In 1832 our Government decided that this area needed to be preserved to protect the waters and make them available to everyone. They set aside the springs and the surrounding mountains and called it Hot Springs Reservation. This was our nation's first idea of a national park - a full 40 years before Yellowstone was made a national park. By the late 1800's , the area at the base of Hot Springs Mountain was plotted, land was leased to bathhouse owners, the springs were covered to prevent contamination and an elaborate plumbing system was put in place to collect the water and distribute it to the bathhouses as needed. Only two springs were left in their natural state.
The Government and the bathhouse owners wanted to attract bathers here and it was decided that this could best be accomplished by imitating the spas of Europe. To beautify the area, top soil was brought in to cover the bare rock where the hot water once flowed. Trees were planted, a promenade was built, a tunnel was made for the creek, a road built over it and Magnolia trees were planted along the street. The whole area was changed over a period of time so that there is little of the original beauty remaining.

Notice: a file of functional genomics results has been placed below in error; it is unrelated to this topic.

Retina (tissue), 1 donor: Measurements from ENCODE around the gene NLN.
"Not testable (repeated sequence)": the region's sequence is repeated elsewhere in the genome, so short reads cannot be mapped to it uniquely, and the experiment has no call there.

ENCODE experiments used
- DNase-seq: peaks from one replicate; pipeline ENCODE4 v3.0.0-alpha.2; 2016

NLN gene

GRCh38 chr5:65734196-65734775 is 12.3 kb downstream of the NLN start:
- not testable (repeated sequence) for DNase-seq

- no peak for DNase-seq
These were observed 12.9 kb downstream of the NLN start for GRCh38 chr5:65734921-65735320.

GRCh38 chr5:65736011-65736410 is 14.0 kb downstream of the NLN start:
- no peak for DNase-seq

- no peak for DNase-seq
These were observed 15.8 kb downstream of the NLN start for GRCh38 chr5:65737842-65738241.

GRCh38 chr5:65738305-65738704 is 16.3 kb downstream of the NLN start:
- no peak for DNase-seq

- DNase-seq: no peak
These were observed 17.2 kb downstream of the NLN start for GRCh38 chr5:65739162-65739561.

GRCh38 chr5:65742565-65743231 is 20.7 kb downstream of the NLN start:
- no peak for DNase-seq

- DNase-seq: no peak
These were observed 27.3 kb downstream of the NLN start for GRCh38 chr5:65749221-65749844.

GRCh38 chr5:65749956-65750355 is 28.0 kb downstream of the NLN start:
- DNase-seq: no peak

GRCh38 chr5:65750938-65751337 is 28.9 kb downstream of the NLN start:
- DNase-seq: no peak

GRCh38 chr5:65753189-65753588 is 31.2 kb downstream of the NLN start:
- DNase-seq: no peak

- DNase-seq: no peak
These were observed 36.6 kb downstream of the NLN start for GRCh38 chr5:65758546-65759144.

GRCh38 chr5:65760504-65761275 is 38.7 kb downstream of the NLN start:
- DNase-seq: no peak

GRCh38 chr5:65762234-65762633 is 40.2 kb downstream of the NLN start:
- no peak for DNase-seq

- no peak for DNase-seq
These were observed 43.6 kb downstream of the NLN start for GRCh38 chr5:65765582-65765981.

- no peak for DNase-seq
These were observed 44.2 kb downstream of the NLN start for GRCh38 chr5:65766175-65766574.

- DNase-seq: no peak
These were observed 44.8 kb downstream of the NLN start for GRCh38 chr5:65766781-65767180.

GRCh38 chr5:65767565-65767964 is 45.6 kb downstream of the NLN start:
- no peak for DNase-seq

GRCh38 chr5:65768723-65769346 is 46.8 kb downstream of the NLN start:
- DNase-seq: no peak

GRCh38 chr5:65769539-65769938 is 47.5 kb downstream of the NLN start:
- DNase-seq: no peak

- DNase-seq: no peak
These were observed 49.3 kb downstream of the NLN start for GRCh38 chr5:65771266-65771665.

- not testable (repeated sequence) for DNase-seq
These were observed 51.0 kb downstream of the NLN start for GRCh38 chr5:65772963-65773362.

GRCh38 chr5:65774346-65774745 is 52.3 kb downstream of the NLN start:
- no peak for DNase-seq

There is another kind of beauty- the bathhouses-which are grand. The Fordyce was the most elegant of these-the fourth generation of bathhouses on bath house row.
When one enters the Fordyce, they are in the lobby of the bathhouse just as it was when it was built in 1915. A ranger or volunteer will greet you from behind the counter and tell you about the movie in the theater every half hour. That movie covers the history of the area in less than 20 minutes. You will be given the floor plan of the building so that you can tour all three floors. The first floor is the bathing area. Large porcelain tubs in private cubicles line the walls. There is much marble, stained glass and tile. The men's bath hall is exquisite. It is much larger than the women's (men controlled the money and did more of the bathing) The ceiling of the menus area is stained glass and there is a large fountain in the center of the bath hall.